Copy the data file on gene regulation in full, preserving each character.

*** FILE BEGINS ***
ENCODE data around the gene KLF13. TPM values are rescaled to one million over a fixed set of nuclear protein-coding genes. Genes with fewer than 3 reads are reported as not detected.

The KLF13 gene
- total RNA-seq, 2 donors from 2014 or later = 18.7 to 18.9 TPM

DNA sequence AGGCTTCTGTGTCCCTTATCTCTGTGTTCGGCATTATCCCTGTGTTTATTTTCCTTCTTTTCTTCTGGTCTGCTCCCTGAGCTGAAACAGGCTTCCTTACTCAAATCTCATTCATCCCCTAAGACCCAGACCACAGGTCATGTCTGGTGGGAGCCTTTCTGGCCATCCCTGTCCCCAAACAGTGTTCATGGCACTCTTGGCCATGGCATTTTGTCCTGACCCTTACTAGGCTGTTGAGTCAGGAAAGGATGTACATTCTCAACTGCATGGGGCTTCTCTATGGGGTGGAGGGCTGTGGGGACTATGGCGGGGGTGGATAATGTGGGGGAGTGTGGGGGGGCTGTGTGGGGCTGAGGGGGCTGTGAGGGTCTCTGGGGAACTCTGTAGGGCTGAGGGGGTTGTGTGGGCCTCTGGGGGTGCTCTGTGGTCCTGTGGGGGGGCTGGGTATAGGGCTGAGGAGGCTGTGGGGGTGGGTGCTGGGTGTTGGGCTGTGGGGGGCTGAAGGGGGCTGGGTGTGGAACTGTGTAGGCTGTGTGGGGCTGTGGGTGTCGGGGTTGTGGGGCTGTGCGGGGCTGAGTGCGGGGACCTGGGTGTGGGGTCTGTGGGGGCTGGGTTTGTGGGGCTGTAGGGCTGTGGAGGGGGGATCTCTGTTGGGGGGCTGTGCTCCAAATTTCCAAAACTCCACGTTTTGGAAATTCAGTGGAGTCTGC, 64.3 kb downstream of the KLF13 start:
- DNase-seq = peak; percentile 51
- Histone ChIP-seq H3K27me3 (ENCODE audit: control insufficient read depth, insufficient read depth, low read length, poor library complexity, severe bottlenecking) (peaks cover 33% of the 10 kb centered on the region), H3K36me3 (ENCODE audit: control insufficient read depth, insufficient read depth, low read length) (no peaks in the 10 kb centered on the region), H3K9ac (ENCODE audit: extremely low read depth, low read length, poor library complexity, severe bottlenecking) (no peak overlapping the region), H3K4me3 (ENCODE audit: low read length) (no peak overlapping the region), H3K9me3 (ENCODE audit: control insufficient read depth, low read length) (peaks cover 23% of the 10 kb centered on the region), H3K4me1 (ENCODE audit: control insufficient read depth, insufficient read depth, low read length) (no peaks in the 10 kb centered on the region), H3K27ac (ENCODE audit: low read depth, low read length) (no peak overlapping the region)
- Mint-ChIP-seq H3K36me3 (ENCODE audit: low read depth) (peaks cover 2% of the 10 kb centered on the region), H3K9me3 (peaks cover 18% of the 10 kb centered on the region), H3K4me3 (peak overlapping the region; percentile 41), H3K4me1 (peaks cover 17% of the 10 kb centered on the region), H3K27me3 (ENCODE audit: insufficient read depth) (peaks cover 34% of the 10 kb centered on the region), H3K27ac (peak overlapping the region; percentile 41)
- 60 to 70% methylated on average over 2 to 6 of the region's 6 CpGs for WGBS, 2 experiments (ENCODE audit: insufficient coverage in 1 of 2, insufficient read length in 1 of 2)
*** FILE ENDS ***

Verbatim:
ENCODE data around the gene KLF13. TPM values are rescaled to one million over a fixed set of nuclear protein-coding genes. Genes with fewer than 3 reads are reported as not detected.

The KLF13 gene
- total RNA-seq, 2 donors from 2014 or later = 18.7 to 18.9 TPM

DNA sequence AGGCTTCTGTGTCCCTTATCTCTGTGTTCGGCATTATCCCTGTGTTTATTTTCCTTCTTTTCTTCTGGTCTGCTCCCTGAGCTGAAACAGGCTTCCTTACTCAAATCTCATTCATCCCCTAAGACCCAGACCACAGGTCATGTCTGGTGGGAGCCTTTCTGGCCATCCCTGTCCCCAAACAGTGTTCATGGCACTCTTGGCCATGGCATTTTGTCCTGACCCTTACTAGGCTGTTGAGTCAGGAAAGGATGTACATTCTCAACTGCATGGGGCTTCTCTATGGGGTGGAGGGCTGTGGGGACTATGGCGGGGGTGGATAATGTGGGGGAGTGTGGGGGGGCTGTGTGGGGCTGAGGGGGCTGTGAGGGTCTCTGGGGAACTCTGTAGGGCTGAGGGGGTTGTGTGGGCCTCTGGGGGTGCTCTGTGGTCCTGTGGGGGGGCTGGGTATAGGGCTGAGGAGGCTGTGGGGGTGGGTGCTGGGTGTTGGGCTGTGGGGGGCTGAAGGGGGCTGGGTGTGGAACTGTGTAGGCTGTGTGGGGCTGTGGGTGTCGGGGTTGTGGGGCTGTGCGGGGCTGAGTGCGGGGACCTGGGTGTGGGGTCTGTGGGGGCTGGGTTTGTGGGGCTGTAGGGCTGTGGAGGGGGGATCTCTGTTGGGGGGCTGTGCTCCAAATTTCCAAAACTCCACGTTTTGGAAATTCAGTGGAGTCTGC, 64.3 kb downstream of the KLF13 start:
- DNase-seq = peak; percentile 51
- Histone ChIP-seq H3K27me3 (ENCODE audit: control insufficient read depth, insufficient read depth, low read length, poor library complexity, severe bottlenecking) (peaks cover 33% of the 10 kb centered on the region), H3K36me3 (ENCODE audit: control insufficient read depth, insufficient read depth, low read length) (no peaks in the 10 kb centered on the region), H3K9ac (ENCODE audit: extremely low read depth, low read length, poor library complexity, severe bottlenecking) (no peak overlapping the region), H3K4me3 (ENCODE audit: low read length) (no peak overlapping the region), H3K9me3 (ENCODE audit: control insufficient read depth, low read length) (peaks cover 23% of the 10 kb centered on the region), H3K4me1 (ENCODE audit: control insufficient read depth, insufficient read depth, low read length) (no peaks in the 10 kb centered on the region), H3K27ac (ENCODE audit: low read depth, low read length) (no peak overlapping the region)
- Mint-ChIP-seq H3K36me3 (ENCODE audit: low read depth) (peaks cover 2% of the 10 kb centered on the region), H3K9me3 (peaks cover 18% of the 10 kb centered on the region), H3K4me3 (peak overlapping the region; percentile 41), H3K4me1 (peaks cover 17% of the 10 kb centered on the region), H3K27me3 (ENCODE audit: insufficient read depth) (peaks cover 34% of the 10 kb centered on the region), H3K27ac (peak overlapping the region; percentile 41)
- 60 to 70% methylated on average over 2 to 6 of the region's 6 CpGs for WGBS, 2 experiments (ENCODE audit: insufficient coverage in 1 of 2, insufficient read length in 1 of 2)